IMR | Speaker For the Dead – They Were Special to Someone

So my absence from blogging is three fold:

  1. School has been and is still a major task master that never releases its claws until finals end. It has literally been midterm after lab report after paper right now. (I really should be writing a paper on Iphigenia at Aulis right now…)
  2. Because of (1), I’ve had very little time to read anything besides school-related material, most of which is science–the exact opposite of what I wanted this blog to be about.
  3. I forgot that I haven’t finished the Titan’s Curse reviews and I will…it is horrendously overdue.

And then I got my hands on the sequel (in composition, and technically plot) to Ender’s Game, Speaker for the Dead. And since I’m still in the middle of the book, I’m writing another IMR (In Medias Res) post!

Speaker_dead_coverSome context: 3000 years after the events of Ender’s Game, Andrew is now a 35 year old (thanks relativistic speed!) professional Speaker for the Dead, an orator of the true life story of the deceased. Using his position as a guise, he travels from planet to planet to find a home for the formic queen as he is requested to speak for people long gone. He accepts a request at Lusitania, a planet found on Portuguese Catholic roots, which is the ideal home for the formics, except the locals are already having problems with the planet’s natives, the piggies.

In a gross oversimplification (on my part) of the plot, Ender is called to speak for Marcao Ribeira, who was abusive to his wife and children, the latter of whom want their father’s hidden cruelty finally revealed.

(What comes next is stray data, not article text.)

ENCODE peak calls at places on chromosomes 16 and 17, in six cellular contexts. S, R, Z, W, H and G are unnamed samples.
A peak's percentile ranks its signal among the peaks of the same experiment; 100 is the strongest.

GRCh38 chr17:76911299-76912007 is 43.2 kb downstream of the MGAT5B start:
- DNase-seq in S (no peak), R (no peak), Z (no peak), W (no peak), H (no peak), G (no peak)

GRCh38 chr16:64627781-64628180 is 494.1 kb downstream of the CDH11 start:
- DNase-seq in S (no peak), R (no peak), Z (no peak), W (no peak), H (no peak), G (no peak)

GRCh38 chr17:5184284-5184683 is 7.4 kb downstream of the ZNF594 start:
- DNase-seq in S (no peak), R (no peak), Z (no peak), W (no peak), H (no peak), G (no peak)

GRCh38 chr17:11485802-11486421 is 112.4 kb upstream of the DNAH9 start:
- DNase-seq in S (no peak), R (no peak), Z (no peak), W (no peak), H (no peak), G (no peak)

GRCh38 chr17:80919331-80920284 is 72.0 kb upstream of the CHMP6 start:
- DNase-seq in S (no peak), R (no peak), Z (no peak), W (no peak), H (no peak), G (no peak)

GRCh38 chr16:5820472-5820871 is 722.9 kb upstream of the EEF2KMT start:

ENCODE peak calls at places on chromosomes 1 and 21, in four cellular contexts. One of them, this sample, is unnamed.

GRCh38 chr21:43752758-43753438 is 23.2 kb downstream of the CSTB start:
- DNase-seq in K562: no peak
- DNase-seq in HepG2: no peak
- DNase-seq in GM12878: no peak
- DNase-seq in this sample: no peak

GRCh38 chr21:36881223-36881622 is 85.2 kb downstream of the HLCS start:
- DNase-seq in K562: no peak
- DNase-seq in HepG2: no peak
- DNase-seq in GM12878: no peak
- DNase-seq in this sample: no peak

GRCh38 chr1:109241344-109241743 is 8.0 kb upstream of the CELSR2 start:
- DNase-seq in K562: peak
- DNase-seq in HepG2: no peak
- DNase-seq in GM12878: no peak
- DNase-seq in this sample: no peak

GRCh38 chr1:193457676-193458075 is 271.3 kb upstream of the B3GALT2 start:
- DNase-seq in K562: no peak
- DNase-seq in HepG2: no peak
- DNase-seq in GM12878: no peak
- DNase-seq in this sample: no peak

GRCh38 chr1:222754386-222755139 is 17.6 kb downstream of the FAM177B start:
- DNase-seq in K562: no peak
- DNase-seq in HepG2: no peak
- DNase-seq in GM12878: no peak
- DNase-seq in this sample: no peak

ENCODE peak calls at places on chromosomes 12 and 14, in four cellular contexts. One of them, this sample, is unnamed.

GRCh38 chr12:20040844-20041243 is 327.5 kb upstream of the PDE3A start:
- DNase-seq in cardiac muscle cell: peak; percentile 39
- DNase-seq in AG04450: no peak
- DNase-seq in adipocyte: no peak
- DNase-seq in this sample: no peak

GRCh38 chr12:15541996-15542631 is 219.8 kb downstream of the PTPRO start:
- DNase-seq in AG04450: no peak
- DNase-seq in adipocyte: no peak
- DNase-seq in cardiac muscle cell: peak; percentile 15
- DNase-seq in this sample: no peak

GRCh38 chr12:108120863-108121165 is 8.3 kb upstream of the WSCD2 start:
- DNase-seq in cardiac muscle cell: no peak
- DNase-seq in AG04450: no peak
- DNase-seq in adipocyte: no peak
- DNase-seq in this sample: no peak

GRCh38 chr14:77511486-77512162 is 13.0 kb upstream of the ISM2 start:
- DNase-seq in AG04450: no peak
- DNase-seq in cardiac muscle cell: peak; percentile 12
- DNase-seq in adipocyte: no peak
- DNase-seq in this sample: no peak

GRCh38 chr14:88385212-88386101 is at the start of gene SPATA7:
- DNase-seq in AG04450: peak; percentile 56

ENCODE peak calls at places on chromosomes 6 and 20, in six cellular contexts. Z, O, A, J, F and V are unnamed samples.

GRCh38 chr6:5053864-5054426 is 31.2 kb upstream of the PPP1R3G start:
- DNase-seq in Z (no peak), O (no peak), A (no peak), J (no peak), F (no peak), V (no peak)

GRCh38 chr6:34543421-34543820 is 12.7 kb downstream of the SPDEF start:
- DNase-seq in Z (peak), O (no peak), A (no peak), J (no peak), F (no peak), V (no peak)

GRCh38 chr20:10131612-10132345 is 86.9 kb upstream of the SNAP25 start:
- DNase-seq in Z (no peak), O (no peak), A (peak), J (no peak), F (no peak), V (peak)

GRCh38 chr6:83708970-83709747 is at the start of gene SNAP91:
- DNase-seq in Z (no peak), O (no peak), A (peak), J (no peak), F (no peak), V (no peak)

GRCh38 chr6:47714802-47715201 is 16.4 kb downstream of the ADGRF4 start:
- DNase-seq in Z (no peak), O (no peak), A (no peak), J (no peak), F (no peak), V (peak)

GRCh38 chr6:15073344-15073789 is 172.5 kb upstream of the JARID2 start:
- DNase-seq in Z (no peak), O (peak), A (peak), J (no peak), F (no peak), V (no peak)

Except the youngest, Grego.

It really is a terrible scene. The children show Ender a muted video recording of their father’s verbal and physical abuse, and end with arguing over whether revealing this is morally correct. Grego, unsuccessful in physically attacking Ender, is restrained until he finally gives in and bursts into tears.

Because, as Ender deduces, Grego looked up to his father as a role model.

Well, good thing he’s gone then, you might think. Terrible influence on a young boy.

But when you think about it, aren’t all those who we consider “evil” technically someone’s child? Someone’s family member? Friend? Loved one?

Ender has this great conversation with his speaker for the dead trainees in which they discuss the source of evil. Is it the action, the enactor, or the justification for acting that makes something evil?

It is easy to say the Marcao was wrong in the treatment of his family. It is easy to say Grego is better off without him. But is Grego wrong in loving his father?

Hard to say. Hitler had Eva Braun, who loved and committed suicide with him. Surely Saddam Hussein had a guardian as he grew, who loved and took care of him. Bellatrix Lestrange had her sister, Scar was adored by that lioness in Lion King 2 (whose name escapes me right now), and that guy who pushed you on the bus probably has a family to go home to.

Are they wrong in loving people we hate? Are we wrong in hating, in building anger?

Some may say I’m stretching it, equating the man who started the second world war and subsequently the deaths of millions to a guy who makes you pissed off for a mere five seconds. But this empathy should be able to extend to any human that history has deemed evil.

Because if we have special people who matter to us, surely those who bring hatred and ill-will in us, must have brought joy to someone else at some point.

“Little boys don’t judge their fathers, they love them. Grego was trying as hard as he could to be just like Marcos Ribeira. The rest of you might have been glad to see him gone, but for Grego it was the end of the world.”
-(Ender) Orson Scott Card, Speaker for the Dead

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